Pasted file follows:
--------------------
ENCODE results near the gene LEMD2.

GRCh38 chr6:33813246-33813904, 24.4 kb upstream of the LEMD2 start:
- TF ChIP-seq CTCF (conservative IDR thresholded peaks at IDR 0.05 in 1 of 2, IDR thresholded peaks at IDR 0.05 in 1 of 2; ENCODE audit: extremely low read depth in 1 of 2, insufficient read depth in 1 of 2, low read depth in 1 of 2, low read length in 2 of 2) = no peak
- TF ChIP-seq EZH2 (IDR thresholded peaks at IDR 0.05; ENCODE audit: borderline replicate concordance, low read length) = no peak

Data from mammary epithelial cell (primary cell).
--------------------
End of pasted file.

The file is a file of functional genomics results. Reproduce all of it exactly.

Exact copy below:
ENCODE results near the gene LEMD2.

GRCh38 chr6:33813246-33813904, 24.4 kb upstream of the LEMD2 start:
- TF ChIP-seq CTCF (conservative IDR thresholded peaks at IDR 0.05 in 1 of 2, IDR thresholded peaks at IDR 0.05 in 1 of 2; ENCODE audit: extremely low read depth in 1 of 2, insufficient read depth in 1 of 2, low read depth in 1 of 2, low read length in 2 of 2) = no peak
- TF ChIP-seq EZH2 (IDR thresholded peaks at IDR 0.05; ENCODE audit: borderline replicate concordance, low read length) = no peak

Data from mammary epithelial cell (primary cell).